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Talking Technology with Neil Spencer-Cook, BICSc Group Managing Director


We explore the benefits of adopting AI, VR and AR technologies for training in the commercial cleaning industry.


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June 10, 2024
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Talking Technology with Neil Spencer-Cook, BICSc Group Managing Director

In an exclusive interview with Clean Middle East, Neil Spencer-Cook, BICSc Group Managing Director discusses how adopting technology in the commercial cleaning industry offers numerous benefits. Employers save on costs related to sending staff to training locations and reduce downtime as training can be done online in small chunks. This minimises the need for shift coverage. Employees benefit from the flexibility to review and revisit training content at their own pace. Mobile applications enhance accessibility, allowing staff to refresh their knowledge conveniently. While VR and AR are still developing in this field, data analytics help improve training efficiency by identifying areas needing improvement. E-learning platforms cater to diverse learning styles, making training more inclusive and adaptable.

What are the primary benefits of adopting technology for training in the commercial cleaning industry?

The benefits of adopting technology in the industry are the advancements in online and virtual training. 

The benefit to an employer is that they don’t have to budget for the expense of sending their staff to a training location. They also don’t have to budget for their staff to be out of the business for necessarily long periods of time because they can do the training online in bite size chunks. 

What it also means is that rather than having to provide cover for an entire shift or number of work shifts, they can afford to lose their operative from the business for part of a shift rather than an entire shift.

If they are not necessarily paying for their people to be trained out of the business, they are also not having to pay for a trainer to come to the organisation to conduct training sessions. 

From the employers’ perspective there are numerous operational and cost savings they can make. 

From an employee perspective, on a lot of occasions, and it depends on the person being trained, numerous operatives prefer individual training, as it allows them to go back and review and revisit training content. 

The technology allows repetition more than face to face training does, whereby you only get to go through things once. 

How can mobile applications enhance training programs for commercial cleaning staff?

These days everybody has a handheld device of some description. Depending how much access they get to the training programmes, and if they have continual training or are learning something new, staff tend to have a handheld device that allows them access to a mobile application.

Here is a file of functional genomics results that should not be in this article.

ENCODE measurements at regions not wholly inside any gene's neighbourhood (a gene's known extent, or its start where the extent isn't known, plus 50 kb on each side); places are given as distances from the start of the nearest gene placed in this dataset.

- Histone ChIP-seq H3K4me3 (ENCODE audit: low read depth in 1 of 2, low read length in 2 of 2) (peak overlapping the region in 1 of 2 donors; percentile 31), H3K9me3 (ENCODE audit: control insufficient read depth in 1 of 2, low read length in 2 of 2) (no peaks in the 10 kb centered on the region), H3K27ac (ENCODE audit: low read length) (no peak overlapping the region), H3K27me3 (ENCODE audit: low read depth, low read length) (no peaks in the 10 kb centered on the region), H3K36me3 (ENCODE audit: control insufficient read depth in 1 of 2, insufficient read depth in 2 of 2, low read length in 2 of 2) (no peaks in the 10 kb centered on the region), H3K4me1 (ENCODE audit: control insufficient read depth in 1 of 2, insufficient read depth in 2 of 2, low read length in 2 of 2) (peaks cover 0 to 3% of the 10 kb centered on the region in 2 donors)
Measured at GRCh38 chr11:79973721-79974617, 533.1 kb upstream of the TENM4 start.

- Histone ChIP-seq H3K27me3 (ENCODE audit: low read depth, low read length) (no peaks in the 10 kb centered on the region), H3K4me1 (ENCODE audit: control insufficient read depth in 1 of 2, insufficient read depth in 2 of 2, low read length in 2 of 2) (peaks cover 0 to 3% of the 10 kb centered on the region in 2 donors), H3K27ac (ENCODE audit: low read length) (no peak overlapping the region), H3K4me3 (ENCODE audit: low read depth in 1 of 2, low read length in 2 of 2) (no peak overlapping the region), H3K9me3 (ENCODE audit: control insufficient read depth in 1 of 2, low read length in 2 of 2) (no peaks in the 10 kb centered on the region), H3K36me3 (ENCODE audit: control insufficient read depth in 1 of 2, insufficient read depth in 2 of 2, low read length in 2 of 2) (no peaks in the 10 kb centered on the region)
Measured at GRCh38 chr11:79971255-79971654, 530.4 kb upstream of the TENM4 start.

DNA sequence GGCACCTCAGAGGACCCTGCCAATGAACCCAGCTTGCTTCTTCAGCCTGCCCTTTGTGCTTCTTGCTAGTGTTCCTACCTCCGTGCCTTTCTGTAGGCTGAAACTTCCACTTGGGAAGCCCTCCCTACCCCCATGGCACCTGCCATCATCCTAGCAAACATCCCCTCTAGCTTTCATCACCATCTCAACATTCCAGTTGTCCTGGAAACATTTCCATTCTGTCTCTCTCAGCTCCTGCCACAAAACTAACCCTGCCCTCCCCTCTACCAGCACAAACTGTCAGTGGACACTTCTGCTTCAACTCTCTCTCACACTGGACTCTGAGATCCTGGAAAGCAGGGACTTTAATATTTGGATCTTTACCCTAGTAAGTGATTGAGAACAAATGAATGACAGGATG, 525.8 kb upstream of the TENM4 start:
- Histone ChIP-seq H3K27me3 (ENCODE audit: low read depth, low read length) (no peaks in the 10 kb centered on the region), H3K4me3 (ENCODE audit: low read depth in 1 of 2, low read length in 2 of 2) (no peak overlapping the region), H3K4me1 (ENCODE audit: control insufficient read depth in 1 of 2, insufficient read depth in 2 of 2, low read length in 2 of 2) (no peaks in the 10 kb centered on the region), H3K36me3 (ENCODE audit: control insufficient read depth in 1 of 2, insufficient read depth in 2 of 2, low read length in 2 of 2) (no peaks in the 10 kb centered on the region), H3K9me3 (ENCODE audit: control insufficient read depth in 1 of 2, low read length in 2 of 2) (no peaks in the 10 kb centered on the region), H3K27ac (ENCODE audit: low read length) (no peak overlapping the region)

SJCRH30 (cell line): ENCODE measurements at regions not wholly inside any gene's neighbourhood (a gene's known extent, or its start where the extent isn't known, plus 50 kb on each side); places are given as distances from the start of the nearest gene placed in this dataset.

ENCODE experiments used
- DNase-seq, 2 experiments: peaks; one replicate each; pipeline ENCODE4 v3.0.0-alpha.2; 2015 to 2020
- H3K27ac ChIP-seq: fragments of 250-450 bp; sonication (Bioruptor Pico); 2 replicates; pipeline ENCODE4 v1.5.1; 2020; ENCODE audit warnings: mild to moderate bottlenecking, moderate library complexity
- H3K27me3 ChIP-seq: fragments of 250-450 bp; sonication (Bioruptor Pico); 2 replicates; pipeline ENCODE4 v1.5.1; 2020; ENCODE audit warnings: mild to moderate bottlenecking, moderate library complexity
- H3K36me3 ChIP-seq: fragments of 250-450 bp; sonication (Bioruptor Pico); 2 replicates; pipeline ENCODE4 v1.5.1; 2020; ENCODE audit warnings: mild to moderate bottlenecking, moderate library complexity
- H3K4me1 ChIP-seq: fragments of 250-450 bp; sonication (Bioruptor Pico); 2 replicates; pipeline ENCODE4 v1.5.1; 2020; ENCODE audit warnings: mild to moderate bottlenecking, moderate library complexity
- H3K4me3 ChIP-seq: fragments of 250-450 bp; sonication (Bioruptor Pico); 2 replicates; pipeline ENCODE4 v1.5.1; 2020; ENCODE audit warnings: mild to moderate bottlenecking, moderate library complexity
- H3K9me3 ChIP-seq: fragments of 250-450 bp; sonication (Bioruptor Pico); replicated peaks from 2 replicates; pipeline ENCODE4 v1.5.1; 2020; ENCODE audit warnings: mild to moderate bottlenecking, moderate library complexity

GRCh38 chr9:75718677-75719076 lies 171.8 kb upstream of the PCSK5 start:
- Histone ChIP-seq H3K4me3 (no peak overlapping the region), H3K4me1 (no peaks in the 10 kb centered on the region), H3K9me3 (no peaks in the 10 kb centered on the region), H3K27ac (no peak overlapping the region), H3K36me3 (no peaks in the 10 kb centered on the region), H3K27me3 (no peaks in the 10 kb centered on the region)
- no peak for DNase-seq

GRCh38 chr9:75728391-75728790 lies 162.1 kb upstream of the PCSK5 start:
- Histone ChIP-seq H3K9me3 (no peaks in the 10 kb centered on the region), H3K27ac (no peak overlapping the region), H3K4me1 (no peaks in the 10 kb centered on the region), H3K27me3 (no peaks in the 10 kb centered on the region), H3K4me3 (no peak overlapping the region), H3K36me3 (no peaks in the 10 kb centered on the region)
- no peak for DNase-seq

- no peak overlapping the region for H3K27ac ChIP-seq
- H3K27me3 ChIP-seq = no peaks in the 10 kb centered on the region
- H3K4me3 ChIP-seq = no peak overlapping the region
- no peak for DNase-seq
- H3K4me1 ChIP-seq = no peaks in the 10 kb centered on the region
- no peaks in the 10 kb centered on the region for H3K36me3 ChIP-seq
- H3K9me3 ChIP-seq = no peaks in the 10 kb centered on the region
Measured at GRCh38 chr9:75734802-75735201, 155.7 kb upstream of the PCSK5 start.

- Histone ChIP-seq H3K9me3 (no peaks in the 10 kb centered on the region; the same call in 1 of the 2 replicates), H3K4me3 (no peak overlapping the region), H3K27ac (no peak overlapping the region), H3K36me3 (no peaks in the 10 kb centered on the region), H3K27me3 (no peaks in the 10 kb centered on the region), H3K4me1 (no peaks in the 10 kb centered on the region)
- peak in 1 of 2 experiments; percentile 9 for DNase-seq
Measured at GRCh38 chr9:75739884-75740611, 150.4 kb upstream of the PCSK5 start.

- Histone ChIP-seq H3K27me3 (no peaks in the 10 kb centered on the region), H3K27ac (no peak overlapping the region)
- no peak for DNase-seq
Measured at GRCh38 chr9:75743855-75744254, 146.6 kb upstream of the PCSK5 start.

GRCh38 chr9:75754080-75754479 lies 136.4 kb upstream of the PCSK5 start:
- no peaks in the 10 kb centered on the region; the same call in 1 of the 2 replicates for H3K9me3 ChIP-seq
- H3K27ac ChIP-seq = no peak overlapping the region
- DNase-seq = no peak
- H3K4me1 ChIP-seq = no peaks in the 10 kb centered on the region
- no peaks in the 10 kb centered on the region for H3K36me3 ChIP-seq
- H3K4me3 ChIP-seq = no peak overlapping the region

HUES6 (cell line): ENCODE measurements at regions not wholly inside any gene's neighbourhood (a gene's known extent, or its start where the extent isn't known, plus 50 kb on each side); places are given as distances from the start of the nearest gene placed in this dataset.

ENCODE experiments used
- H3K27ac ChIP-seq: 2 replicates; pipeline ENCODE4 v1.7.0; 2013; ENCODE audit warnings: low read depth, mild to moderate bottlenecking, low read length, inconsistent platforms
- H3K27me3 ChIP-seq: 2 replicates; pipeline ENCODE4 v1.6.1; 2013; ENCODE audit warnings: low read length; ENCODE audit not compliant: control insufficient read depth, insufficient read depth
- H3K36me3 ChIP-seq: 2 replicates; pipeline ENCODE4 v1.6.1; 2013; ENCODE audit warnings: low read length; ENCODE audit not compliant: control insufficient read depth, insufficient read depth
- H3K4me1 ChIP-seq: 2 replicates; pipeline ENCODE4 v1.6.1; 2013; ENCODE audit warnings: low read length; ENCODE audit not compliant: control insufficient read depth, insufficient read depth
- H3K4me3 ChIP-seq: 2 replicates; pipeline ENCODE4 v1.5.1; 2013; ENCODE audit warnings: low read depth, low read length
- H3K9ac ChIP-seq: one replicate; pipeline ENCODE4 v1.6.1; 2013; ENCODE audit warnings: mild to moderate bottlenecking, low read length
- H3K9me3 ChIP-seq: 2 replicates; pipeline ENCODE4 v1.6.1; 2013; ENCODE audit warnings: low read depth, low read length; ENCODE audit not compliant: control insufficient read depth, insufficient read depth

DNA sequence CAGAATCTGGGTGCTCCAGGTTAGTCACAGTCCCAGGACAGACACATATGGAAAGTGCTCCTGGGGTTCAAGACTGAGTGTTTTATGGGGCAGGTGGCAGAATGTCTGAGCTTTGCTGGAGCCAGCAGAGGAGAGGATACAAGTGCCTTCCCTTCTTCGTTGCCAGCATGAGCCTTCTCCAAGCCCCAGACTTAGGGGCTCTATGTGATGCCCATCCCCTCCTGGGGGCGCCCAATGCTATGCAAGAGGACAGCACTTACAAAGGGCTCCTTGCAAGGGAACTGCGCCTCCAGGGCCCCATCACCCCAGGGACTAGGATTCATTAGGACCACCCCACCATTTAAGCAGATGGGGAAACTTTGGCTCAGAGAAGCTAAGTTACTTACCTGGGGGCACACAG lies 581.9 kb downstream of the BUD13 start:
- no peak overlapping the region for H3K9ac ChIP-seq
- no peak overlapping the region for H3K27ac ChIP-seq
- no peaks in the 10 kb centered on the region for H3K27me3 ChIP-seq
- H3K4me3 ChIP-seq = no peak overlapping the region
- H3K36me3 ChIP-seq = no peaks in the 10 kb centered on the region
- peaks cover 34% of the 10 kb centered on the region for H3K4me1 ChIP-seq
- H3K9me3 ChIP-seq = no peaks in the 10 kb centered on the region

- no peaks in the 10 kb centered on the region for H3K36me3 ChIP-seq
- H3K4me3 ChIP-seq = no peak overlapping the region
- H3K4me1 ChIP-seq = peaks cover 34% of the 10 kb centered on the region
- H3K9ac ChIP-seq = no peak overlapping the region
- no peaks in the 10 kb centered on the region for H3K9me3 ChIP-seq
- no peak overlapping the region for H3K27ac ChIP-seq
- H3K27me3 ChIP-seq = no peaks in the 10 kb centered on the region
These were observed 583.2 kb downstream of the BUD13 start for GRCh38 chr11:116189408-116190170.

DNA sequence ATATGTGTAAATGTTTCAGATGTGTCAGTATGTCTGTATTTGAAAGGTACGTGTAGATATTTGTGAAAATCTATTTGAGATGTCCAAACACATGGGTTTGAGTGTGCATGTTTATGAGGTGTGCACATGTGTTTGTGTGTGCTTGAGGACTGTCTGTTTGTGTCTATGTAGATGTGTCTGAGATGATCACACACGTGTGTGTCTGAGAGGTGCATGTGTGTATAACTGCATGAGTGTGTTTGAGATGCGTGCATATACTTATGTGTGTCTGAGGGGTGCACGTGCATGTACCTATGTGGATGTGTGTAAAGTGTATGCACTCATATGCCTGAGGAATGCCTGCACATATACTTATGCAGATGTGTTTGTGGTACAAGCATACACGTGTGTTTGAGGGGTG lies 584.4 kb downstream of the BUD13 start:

This gives them easy access to let them have a quick look if they are unsure of something or to refresh them if they are doing something they haven’t done for a while in the workplace. 

As with all mobile applications, it makes things much easier. We are all used to using mobile apps now, it is very much part of daily life and is second nature. 

It makes training more accessible to anyone, wherever they are located, and everyone learns differently and has different lifestyles and work patterns. 

Looking at it from the company’s point of view, how many cleaning operatives, if you are training commercial cleaning staff, will have a desktop computer provided through their work?

If we look at the way the advancements in technology are going, more and more cleaning operatives are likely to have access to tablets or something handheld, including a mobile that will be on their person daily. 

What role do virtual reality (VR) and augmented reality (AR) play in training commercial cleaning personnel?

VR and AR is currently in its infancy within the professional cleaning industry. We know that people are trying it out and are working on it, trying to find ways of utilising VR and AR. However, when it comes to incorporating VR or AR, we haven’t yet found anything to be effective for training purposes. 

It is very much the buzzword of the moment and everyone is looking at this technology, however it needs to be well thought out and proven before you can actually use it and I think commercial cleaning personnel are probably further down the list of this type of technology being utilised for them. The more practical the skill you are training, the more difficult it is to use VR in the first instance. 

It is a technology that is developing and at some stage may well be fit for purpose for many professions, but it is not something at the forefront of the cleaning industry currently. However, it is very much a case of watch this space. 

How can data analytics improve the efficiency and effectiveness of training programs in commercial cleaning?

Through the use of technology and virtual platforms, the data you can now get on training is much greater. For example, it allows you to see how long people are spending on lessons, how many times candidates have to go through quizzes before they can move on.

It also demonstrates how much they are engaging with the virtual training. 

A good virtual training suite gives you so much data and what it means is that you can look at your training programmes and you can see what may be causing a problem and then strengthen that area, so people understand it better.

It gives a training developer the ability to look at where they can make improvements, where they can make usability easier for candidates or where it might be too easy for the candidate, and maybe needs to be strengthened as well.  It helps if you need to enhance and refine elements. 

What challenges might a commercial cleaning company face when integrating technology into their training processes?
It very much depends on the level of technology that a cleaning company has within its business. Some are highly technical and have their systems closed and very controlled and a full-blown IT department.